Kotwal, warden and landowner



Kotwal, warden and landowner
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A WhatsApp forward doing the rounds last week within the community with an image of a Parsi in an old-style clothing and headgear (pictured) was identified by Ahmedabad-based art collector Anil Relia as Ardeshir Dhanjishah Kotwal (1796-1856). The art connoisseur confirmed that the original image of Kotwal, a warden-general of Surat castle and town, was in his personal collection. "It is published in my Parsi Portraits book on page 25,” he wrote. A selection of Parsi portraits from Relia’s assemblage was on display in the Gujarat capital in late 2018 (see "Parsi portrayals,” Parsiana, January 7, 2019).

The exhibition souvenir Relia referred to explains that Kotwal’s portrait measuring 23.2” x 18.5” in oil on canvas was painted circa 1850 by an unnamed Chinese artist. Kotwal was reportedly brought up under protection (of the British) after his father, a prominent officer of the British East India Company, was murdered. "Hailing from an aristocratic family, he became a warden of Surat castle and later became chief of police and a magistrate. In recognition of his services he was granted jagirs (estates) of 18 villages,” states the write-up accompanying Kotwal’s image.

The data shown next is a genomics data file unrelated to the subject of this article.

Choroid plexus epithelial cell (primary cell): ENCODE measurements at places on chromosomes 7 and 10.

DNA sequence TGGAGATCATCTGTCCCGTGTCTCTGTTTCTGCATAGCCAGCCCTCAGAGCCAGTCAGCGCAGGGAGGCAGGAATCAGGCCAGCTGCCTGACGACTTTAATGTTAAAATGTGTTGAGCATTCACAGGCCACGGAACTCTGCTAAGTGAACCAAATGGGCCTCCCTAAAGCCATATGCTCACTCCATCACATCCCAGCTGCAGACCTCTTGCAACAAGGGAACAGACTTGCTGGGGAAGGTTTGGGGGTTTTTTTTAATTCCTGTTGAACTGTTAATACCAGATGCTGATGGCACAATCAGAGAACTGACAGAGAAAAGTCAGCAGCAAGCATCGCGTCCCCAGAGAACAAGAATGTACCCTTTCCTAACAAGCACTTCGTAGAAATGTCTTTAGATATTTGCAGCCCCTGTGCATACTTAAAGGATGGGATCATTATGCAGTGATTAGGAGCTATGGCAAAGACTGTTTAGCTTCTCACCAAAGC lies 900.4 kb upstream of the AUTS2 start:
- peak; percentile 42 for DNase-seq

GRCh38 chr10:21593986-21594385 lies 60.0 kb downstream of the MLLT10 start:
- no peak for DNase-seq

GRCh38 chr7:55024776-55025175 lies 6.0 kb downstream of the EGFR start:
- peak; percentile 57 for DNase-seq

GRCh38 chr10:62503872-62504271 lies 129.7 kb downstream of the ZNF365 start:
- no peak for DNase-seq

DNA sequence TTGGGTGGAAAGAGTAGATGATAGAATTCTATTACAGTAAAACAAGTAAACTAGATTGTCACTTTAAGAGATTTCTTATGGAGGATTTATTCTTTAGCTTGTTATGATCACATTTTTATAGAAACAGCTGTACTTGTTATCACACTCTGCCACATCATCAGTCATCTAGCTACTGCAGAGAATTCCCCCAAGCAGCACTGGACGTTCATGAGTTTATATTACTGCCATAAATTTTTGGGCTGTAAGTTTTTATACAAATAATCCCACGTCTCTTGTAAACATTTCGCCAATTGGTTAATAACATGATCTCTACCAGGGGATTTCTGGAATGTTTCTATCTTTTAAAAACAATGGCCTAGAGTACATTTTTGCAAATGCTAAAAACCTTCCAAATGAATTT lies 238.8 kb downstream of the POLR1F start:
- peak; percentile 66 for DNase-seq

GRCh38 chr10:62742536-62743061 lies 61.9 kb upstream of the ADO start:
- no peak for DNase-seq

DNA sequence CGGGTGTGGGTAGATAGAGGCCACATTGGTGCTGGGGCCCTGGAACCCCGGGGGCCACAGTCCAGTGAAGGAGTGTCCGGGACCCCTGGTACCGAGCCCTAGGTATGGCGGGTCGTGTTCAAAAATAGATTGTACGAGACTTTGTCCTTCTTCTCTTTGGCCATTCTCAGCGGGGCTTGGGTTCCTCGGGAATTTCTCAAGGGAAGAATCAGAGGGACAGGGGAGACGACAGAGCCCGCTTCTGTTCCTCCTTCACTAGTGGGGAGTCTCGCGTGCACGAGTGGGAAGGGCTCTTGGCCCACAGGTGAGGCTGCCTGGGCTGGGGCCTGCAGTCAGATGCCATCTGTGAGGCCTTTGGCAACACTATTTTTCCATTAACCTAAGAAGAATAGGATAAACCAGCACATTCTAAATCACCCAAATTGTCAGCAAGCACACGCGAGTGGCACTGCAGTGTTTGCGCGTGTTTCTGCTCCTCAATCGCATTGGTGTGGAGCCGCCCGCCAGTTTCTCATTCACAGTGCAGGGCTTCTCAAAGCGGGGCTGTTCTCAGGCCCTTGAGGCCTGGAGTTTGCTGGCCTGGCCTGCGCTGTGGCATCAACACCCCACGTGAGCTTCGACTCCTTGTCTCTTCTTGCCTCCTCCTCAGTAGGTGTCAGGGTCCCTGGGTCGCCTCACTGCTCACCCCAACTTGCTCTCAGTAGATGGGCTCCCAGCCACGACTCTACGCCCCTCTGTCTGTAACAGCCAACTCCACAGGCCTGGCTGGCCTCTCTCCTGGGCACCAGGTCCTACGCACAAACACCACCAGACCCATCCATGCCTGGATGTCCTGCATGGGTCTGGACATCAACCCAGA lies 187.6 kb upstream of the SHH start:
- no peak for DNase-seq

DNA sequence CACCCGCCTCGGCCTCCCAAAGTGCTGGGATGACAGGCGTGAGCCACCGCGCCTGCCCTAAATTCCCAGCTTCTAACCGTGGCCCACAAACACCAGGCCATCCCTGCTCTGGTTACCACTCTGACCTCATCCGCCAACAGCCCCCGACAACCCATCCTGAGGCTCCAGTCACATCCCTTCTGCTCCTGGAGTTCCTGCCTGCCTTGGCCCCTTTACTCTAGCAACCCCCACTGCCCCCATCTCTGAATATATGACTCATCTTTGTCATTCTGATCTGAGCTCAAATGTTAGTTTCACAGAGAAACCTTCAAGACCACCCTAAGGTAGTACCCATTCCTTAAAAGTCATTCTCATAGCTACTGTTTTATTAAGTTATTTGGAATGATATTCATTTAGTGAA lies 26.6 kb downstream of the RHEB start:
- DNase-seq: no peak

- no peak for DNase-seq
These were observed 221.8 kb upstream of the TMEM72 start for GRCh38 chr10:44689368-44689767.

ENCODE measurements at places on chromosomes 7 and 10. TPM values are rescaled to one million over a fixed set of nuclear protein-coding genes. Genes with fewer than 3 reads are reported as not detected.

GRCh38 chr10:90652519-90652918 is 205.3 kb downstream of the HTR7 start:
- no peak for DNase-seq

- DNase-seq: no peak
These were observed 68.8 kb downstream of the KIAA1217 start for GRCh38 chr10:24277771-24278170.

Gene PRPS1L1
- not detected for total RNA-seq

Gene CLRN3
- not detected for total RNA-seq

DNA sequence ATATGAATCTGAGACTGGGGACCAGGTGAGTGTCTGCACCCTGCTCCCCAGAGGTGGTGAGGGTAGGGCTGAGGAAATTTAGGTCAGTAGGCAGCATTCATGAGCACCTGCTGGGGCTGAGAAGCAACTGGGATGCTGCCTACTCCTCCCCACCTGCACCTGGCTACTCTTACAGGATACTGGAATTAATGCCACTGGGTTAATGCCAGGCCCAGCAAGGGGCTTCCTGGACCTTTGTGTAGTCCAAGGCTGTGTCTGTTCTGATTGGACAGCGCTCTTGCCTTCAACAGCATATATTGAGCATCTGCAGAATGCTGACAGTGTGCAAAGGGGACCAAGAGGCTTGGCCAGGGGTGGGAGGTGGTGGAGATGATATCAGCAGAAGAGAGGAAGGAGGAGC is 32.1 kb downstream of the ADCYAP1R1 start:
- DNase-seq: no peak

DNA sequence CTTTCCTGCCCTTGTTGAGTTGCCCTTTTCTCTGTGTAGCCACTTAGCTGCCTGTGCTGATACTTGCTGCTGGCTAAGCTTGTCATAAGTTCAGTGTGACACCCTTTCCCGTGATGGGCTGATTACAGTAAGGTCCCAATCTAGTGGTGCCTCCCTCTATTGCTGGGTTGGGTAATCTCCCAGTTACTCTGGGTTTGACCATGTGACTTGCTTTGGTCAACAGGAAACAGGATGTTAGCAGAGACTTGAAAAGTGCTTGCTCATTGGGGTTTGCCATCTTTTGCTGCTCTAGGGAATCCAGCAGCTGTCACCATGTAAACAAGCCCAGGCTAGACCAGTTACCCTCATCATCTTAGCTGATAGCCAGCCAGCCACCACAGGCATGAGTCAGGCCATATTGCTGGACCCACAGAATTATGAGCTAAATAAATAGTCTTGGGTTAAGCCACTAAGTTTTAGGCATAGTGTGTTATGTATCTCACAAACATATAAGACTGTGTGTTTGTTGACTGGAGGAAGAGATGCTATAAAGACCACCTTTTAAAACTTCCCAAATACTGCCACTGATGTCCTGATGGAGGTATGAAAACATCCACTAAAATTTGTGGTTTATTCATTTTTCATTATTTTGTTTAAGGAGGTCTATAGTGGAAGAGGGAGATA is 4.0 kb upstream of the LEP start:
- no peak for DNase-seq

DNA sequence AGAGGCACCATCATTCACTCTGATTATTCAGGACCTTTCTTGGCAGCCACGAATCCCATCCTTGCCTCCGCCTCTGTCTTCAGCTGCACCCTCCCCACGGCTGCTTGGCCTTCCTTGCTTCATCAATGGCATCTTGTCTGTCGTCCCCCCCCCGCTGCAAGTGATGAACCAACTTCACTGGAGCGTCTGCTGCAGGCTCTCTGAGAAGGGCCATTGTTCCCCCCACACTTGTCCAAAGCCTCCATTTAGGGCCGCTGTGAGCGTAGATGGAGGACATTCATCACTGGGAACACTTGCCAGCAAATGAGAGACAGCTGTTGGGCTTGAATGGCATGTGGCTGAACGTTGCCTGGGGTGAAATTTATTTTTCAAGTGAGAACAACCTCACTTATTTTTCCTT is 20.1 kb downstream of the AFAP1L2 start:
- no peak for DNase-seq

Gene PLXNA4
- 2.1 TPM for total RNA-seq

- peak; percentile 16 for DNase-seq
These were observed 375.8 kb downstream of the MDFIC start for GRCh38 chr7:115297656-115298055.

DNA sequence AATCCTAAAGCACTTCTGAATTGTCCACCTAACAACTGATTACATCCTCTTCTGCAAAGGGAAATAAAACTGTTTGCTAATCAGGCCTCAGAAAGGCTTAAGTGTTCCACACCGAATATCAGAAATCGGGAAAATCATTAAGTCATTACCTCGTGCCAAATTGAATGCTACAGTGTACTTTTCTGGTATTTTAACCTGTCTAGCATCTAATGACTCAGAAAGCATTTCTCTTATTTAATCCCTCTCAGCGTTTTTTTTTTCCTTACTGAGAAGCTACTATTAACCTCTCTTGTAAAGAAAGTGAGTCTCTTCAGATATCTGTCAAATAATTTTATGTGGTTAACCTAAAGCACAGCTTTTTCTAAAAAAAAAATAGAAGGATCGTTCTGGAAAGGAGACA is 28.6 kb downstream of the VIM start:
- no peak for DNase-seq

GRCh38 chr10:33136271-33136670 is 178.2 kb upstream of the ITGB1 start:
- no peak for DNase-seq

The curator’s note in the brochure explains that Parsi entrepreneurs of the China trade were known to commission portraits of themselves and their family by artists who had often not met their sitters. "These Chinese artists developed a unique style which was a synthesis of traditional techniques in painting and the Western tradition. They executed a large number of paintings for both the western and Indian markets and were known as ‘export artists.’”